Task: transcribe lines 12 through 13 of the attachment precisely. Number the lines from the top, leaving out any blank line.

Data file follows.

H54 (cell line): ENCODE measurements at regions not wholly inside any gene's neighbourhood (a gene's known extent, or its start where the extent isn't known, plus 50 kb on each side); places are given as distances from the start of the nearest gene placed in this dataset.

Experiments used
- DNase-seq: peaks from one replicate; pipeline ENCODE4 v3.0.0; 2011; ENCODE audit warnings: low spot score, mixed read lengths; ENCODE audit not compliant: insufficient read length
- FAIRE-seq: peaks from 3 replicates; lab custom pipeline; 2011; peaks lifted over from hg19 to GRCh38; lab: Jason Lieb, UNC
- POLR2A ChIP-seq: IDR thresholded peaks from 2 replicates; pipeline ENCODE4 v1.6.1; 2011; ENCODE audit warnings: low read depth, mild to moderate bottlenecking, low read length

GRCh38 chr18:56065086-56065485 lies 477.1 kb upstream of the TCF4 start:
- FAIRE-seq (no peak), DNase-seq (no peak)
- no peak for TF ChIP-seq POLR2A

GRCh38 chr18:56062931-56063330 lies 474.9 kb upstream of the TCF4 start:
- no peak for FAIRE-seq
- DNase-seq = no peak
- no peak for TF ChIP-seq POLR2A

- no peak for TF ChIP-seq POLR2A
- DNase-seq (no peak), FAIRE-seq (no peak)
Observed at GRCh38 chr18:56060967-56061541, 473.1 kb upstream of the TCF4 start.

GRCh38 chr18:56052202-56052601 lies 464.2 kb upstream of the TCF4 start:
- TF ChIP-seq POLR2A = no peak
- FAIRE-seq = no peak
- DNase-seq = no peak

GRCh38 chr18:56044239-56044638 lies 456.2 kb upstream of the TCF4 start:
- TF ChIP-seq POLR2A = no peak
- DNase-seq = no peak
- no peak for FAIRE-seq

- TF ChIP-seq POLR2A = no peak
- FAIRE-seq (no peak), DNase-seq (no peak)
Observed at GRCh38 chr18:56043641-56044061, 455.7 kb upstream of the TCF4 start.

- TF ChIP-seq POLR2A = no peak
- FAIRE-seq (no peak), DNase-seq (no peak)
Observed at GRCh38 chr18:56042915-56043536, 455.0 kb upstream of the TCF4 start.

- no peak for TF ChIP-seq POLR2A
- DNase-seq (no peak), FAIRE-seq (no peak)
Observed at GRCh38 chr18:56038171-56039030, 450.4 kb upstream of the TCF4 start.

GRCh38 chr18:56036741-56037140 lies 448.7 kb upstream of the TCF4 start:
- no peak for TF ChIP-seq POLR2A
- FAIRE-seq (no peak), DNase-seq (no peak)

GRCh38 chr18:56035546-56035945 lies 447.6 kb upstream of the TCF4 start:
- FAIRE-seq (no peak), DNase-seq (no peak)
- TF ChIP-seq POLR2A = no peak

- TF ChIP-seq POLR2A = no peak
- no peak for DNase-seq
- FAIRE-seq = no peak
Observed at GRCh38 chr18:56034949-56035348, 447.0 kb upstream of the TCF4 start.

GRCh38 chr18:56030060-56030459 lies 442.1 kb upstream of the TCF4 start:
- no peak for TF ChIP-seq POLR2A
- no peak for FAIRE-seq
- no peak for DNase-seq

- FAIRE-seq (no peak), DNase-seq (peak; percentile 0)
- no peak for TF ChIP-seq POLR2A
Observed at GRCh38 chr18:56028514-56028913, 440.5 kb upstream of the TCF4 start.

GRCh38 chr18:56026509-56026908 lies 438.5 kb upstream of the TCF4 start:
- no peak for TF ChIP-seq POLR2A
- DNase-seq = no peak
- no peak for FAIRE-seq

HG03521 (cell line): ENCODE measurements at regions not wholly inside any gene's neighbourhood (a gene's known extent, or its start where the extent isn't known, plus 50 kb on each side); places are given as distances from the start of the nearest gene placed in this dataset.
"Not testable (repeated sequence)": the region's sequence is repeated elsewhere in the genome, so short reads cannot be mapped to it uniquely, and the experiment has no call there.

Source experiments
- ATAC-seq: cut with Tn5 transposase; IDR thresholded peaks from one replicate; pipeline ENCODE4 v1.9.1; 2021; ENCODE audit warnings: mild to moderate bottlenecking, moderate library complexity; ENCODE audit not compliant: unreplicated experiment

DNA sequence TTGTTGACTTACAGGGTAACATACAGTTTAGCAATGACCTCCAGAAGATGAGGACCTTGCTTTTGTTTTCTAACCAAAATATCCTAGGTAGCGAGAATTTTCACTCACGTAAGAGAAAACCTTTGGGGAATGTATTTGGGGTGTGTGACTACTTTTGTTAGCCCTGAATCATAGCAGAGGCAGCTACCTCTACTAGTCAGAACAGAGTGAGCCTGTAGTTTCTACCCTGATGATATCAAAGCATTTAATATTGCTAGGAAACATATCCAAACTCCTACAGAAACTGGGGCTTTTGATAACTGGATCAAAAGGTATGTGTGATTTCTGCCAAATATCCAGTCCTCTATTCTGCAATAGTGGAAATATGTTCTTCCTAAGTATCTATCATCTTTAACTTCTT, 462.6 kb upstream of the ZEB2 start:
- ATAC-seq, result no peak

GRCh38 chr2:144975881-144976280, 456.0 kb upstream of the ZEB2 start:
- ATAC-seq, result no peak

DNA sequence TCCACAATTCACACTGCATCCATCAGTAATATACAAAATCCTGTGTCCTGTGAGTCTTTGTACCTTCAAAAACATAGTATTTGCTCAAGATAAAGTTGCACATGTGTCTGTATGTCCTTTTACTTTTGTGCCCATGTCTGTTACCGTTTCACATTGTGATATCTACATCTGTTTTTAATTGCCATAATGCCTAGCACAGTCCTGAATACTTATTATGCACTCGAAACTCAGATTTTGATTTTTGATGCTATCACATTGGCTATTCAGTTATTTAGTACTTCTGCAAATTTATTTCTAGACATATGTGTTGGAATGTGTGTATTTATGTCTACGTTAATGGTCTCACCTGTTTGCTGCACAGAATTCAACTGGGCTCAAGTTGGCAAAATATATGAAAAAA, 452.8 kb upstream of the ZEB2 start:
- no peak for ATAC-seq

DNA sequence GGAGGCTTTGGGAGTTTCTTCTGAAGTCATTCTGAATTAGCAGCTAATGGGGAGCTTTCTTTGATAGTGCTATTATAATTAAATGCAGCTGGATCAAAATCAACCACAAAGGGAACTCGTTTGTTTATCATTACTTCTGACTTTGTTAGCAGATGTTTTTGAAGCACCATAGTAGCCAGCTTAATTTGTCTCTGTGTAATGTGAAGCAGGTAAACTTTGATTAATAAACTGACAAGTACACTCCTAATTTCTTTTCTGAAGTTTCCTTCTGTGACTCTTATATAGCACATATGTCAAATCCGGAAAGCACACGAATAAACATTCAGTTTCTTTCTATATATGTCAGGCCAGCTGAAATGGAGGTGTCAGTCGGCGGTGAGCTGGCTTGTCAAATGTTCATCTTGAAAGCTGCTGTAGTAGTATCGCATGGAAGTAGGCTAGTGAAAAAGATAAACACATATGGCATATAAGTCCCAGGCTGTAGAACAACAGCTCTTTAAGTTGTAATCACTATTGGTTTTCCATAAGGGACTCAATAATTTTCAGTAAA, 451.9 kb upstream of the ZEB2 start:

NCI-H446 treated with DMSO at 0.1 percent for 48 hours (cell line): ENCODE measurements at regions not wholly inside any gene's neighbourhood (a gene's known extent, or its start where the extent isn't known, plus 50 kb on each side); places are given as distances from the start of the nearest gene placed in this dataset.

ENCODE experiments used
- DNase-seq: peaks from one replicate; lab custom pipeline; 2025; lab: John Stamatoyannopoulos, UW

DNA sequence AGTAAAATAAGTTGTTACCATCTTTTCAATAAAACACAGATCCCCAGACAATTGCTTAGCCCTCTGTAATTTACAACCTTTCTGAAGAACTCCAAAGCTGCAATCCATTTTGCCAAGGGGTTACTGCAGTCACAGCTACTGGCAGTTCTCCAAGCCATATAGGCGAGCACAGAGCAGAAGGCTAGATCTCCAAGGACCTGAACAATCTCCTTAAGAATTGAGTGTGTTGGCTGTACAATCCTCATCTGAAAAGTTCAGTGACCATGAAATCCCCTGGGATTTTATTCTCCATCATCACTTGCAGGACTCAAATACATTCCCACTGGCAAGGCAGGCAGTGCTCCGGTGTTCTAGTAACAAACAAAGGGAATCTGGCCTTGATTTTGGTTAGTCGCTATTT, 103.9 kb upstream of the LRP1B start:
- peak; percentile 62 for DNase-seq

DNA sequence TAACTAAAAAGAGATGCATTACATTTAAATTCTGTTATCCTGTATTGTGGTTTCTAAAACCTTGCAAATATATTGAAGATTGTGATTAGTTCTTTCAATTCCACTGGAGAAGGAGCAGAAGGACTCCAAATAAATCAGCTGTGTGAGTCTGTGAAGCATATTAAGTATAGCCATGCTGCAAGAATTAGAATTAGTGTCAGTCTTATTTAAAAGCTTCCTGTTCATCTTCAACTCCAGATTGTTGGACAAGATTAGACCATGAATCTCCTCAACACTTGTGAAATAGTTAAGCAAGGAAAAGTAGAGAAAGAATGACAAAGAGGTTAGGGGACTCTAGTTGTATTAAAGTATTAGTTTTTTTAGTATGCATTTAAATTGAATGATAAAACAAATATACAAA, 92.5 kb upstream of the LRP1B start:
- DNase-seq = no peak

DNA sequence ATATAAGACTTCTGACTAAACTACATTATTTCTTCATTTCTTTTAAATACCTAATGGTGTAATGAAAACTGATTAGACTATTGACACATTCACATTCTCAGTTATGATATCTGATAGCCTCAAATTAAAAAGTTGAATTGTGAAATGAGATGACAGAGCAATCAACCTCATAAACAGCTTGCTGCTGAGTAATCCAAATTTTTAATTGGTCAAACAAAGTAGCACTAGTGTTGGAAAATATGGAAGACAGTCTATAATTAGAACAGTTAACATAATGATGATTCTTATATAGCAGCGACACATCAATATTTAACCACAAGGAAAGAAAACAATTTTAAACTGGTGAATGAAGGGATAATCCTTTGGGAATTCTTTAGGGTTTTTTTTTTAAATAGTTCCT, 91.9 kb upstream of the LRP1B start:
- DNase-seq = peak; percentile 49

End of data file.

- no peak for TF ChIP-seq POLR2A

- no peak for TF ChIP-seq POLR2A